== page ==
“What’s a crow?” he asked me. Twenty-one years old, raised in the Adirondacks and didn’t know what a crow was.

“Have you ever camped? Skied Gore? Rafted the Hudson River? Hiked in the High Peaks?” I asked.

“The High Peaks? What’s that?”

I could see that we had a remedial situation here.

Somehow I was not totally surprised. As an 8thgrade teacher, for thirty years I had listened to questions like this, inwardly groaning at the lack of knowledge about nature and how few young people played out doors. I envisioned a future where no one would know or care for the natural world. I kept asking myself how I could change this—what could I do to make an impact—once I retired.

I thought of why I had been fortunate enough to have spent lots of time in the woods camping, hiking, and paddling rivers. I recognized that my folks had played a big role in educating me and Girl Scouting had given me trips and skills as well. I knew that these experiences as a child had laid the ground work for my adult interest in environmental issues.

But in considering what one might do to help kids today learn to love the outdoors, I decided that Scouting wasn’t the answer as it depends on one or two people to do everything–and frankly, I didn’t want to try to tackle this problem solo. Why not have thirty adults who each lead two trips a year? So I turned to the community—and what luck to live in an Adirondack ski and river town with multiple people who earn their living playing in the outdoors.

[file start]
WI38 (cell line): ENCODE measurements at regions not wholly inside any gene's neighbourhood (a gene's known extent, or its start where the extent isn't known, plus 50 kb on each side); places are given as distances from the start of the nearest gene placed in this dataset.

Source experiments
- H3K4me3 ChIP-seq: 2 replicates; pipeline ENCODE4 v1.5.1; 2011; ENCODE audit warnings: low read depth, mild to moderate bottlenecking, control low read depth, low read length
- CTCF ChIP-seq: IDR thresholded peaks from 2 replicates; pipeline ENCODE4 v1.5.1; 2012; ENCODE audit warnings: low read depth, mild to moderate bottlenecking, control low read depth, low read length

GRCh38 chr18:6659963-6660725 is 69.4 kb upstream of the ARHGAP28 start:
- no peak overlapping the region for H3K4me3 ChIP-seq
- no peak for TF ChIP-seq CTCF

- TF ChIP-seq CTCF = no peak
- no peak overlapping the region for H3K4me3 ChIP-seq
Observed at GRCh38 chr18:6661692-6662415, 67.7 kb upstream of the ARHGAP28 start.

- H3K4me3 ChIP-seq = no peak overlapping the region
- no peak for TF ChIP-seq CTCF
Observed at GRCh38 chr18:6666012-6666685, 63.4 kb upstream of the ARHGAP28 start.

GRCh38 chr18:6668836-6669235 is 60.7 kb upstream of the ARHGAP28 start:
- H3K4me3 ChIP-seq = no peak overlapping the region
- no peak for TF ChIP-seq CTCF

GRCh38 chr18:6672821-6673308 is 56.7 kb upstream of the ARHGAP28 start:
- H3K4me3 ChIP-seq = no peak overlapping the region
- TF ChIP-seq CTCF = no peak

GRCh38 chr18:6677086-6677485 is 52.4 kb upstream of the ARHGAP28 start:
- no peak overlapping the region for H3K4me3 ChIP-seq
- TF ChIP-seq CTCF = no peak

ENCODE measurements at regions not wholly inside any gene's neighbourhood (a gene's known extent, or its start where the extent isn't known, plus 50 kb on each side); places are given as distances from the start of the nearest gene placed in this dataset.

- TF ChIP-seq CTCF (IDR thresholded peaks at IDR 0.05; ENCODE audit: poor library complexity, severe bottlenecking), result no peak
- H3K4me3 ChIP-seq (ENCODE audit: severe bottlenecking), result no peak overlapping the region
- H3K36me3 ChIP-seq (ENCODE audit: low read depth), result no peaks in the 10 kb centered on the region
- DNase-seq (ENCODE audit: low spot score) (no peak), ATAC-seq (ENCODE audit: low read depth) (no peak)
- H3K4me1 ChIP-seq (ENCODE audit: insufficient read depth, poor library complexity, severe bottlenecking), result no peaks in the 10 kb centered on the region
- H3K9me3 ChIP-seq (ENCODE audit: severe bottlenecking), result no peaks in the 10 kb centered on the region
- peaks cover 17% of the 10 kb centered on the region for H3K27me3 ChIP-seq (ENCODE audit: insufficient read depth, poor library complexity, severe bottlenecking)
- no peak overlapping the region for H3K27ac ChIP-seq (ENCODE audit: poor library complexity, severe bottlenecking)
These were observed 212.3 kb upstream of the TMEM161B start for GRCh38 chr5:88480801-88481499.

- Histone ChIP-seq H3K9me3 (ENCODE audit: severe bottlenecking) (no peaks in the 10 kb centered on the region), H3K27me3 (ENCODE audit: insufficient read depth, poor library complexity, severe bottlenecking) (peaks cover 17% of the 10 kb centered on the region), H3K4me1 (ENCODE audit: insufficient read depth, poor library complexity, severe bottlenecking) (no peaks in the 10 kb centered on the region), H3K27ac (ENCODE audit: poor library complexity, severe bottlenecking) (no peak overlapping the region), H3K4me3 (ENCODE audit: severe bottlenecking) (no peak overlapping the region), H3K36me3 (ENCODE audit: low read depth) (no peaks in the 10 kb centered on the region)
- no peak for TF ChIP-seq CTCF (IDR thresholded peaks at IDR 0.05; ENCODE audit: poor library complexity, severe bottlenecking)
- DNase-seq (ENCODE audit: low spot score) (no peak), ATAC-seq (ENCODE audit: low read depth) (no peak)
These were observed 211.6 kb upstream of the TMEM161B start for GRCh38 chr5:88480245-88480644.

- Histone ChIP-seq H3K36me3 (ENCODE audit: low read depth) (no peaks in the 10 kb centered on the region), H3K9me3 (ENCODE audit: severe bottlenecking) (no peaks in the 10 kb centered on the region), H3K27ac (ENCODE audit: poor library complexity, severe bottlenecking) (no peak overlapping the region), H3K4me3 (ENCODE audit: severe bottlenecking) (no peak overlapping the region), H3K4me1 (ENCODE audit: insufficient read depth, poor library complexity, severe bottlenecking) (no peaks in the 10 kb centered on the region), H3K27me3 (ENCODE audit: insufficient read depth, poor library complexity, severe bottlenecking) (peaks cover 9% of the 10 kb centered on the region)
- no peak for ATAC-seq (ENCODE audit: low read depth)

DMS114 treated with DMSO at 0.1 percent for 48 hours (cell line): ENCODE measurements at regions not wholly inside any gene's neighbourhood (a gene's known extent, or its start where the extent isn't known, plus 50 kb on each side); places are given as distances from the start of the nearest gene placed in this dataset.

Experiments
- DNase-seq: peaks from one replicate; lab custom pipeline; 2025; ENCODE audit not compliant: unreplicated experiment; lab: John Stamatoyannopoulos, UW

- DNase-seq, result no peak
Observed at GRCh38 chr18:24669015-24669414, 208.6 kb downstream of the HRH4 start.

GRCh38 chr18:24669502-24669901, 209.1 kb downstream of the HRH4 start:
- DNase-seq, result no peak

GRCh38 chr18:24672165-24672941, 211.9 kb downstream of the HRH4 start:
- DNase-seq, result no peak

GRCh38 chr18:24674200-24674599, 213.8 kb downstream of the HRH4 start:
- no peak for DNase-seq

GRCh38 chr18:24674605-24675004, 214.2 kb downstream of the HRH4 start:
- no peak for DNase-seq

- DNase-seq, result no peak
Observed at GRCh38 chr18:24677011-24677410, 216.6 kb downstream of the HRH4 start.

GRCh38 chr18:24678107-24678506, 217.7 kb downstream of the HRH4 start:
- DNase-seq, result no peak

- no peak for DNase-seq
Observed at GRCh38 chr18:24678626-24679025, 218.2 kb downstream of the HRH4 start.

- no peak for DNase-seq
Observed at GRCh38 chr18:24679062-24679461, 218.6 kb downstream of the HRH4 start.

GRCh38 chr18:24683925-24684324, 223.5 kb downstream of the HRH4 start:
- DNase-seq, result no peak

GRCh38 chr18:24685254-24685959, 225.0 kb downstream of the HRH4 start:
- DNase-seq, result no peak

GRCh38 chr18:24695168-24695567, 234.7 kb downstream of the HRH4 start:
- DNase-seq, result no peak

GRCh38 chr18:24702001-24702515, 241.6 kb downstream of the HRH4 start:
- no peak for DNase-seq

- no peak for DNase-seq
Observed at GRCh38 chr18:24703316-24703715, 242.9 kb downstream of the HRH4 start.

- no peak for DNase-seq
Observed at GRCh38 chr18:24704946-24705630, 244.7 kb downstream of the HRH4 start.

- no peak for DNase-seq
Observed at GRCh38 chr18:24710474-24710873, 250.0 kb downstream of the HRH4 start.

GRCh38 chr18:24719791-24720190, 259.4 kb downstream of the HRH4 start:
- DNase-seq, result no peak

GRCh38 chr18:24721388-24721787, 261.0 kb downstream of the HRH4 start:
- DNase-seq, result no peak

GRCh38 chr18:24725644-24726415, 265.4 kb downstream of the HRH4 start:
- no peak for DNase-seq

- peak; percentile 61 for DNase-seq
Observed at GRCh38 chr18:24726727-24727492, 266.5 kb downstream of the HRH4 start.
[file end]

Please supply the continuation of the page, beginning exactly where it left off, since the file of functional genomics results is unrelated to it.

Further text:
In three short years, Adirondack Treks has made a start toward helping kids have fun outdoors. We have seven dedicated directors who slogged through the philosophical questions (what do we really want to do? What is the best way to do it? ) and the practical questions (how do we minimize risk? How do we attract and keep participants? Leaders? How do we get equipment we need and finance adventures?) We worked with the SUNY Adirondack Adventure Sports program director, Boy Scouts of America, and the Lake Placid Outing Club director, Don McMullen, and we called on everyone we knew who was an avid outdoors person to sign up to lead trips.

We started by offering a beginner’s flat water paddling class in the fall of 2009. That first year we taught cross-country skiing, did indoor rock climbing, experienced a ropes course, learned how to survive in the winter, rafted the Hudson, hiked trails in the Siamese Wilderness, and worked with GPS for a geo-cache day. Summer 2011 we added more hiking, canoe camping, and outdoor rock climbing, and we added snowshoeing to the 2012 winter menu.

Treks is continuing to develop—refining the recruitment of youth participants and of adults who step up to lead a trip or two, building a web-site for easier communication ,writing grants for equipment purchase. Our trips are open to kids ages 9-18, or younger if accompanied by a parent. For more information check out the website at www.adktreks.org or contact Kelly Nessle at (518)-251-3739 or knessle@frontiernet.net.

– Kelly Nessle

A resident of Johnsburg, Kelly Nessle is a retired teacher who hikes, camps and canoes in the Park and is using Treks to connect Adirondack kids with the great outdoors. She hopes they will learn to appreciate the natural beauty here and pass that love on to their kids, as her parents did for her. And Kelly’s kids are passing the thread on to their kids.